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The Autistic American: Jobs in the Age of Autism

// Christopher C. Gagliardi

By Christopher C. Gagliardi, Staff Writer

Growing up with autism, I was in a program that taught me the value of a work environment and an honest day’s pay, especially when I got older and found a job of my own.

I was one of the lucky people who were taught by teachers and support coordinators. During my time at my alma mater, I tried out all sorts of jobs, including a fast-food restaurant and a hospital. It was not comfortable for me because, at that time, my mom was going through her first bout with cancer. After graduation, I looked for a job all around my hometown, however, the mom and pop shops didn’t want to hire me. The only place that took a chance on me was a coffee shop in 2003; I’ve worked there for the past several years for two hours every Sunday. 

 Before that, I worked two days a week for four hours, sometimes five. This helped me build my self-esteem and confidence. Afterward, I had to deal with obstacles such as the 2008 recession, in which my hours and my days were reduced dramatically. I knew how important it was to give other people a chance because they had families to support, so, I was more than happy to give up a day of work. As a person who is on the autism spectrum, it was not easy to adjust to this change. As I reflected on the matter, while I was writing this article, I cannot help but be grateful that I still have this job. However, there is a bigger reason why I’m sharing this story with you. 

According to a February 2019 report by the United States Bureau of Labor Statistics, in 2018, the employment-population ratio was 19.1% among those with a disability. Those without a disability was 65.9%. The employment-population ratio for persons with a disability increased from 2017 to 2018. The unemployment rate for persons with or without a disability declined from the previous year to 8% and 3.7%, respectively. In addition, the same report stated that 5,767 people who were 16 years and over and had a challenge to have a job, mental or physical. Here is the most tragic part of the story: according to an article by, between 66-88% of adults who have autism spectrum disorder are unemployed or underemployed. The precise statistic is based on study parameters.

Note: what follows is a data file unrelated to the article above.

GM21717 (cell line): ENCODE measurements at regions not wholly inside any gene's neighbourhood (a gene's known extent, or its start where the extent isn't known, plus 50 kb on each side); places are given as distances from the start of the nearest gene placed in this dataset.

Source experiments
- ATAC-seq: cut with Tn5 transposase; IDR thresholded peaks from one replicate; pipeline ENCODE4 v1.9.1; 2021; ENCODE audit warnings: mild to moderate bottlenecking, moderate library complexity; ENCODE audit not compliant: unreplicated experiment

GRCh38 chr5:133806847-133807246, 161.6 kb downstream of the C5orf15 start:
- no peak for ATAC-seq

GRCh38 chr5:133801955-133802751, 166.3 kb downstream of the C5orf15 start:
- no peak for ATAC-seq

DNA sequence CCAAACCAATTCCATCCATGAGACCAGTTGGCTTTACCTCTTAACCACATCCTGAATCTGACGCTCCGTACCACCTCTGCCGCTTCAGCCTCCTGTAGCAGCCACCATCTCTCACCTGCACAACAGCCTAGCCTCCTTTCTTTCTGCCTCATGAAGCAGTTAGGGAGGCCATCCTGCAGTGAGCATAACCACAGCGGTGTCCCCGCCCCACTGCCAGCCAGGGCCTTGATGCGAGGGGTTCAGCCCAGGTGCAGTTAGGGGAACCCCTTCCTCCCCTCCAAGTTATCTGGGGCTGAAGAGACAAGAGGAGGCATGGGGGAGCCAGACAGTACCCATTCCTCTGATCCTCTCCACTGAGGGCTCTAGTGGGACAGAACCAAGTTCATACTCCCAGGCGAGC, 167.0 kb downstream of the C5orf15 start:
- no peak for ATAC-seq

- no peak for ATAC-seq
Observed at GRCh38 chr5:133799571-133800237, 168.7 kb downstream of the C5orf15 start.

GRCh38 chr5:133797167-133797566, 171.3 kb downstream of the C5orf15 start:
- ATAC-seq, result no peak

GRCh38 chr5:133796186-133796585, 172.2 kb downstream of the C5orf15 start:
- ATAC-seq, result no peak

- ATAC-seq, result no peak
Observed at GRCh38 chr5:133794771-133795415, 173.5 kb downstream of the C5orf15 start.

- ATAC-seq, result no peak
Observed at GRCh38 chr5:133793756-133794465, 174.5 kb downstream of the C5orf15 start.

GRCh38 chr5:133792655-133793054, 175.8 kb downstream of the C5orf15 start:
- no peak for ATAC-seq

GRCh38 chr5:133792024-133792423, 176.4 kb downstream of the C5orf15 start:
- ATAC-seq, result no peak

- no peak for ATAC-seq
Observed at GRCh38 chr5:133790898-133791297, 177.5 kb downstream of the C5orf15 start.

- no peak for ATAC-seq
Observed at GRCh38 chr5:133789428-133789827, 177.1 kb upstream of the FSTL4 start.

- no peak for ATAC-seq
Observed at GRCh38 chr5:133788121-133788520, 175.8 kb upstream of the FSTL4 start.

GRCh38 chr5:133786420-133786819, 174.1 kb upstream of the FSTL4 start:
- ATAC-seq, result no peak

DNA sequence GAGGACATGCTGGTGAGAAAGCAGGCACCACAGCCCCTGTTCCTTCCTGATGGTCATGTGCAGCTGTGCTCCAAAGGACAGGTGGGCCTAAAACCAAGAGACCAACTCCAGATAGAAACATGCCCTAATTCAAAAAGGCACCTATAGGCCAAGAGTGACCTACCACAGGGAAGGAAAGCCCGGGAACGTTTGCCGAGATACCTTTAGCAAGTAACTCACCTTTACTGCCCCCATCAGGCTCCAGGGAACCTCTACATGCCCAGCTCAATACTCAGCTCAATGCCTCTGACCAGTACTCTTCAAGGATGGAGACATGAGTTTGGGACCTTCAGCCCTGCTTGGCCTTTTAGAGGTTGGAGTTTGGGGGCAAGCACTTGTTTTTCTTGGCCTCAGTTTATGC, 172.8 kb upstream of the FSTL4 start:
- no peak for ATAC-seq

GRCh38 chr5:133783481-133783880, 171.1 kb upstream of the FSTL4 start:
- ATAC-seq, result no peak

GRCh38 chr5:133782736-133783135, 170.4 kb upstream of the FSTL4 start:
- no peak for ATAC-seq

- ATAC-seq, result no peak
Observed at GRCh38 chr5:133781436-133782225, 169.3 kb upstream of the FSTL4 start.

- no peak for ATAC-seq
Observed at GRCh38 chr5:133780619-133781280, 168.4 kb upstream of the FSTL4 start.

The tide is changing as far as the workforce is concerned. Today, major companies such as Ernst and Young, SAP, Microsoft, Freddie Mac and Ford are just a few autism-friendly workplaces. Small businesses, such as a hydroponic farm in Bergen County called GreensDoGood, are showing that people on the autism spectrum can contribute toward the American dream and prove they have what it takes to make it in the workforce. 

Bergen Community College also has a program that involves helping adults who have autism spectrum disorder seek employment, called the “Turning Point” program. This is a program of people with special needs between the ages of 18 and 30-years-old. The career pathway credentialing courses have seen major success since its establishment in 2016. Eighty-eight percent of graduates are employed in paid integrated employment. Of those students who participated in a Career Pathway Credentialing Course, 74% are employed in paid integrated employment for 16 or more hours per week.  

Vince Lombardi once said, “The price of success is hard work, dedication to the job at hand and the determination that whether we win or lose, we have applied the best of ourselves to the task at hand.” We must make sure that this kind of success happens more often and that the autistic American will be able to have access to any job, whether it be in the public or private sector. We must also make sure that no one is denied the chance for the American dream.

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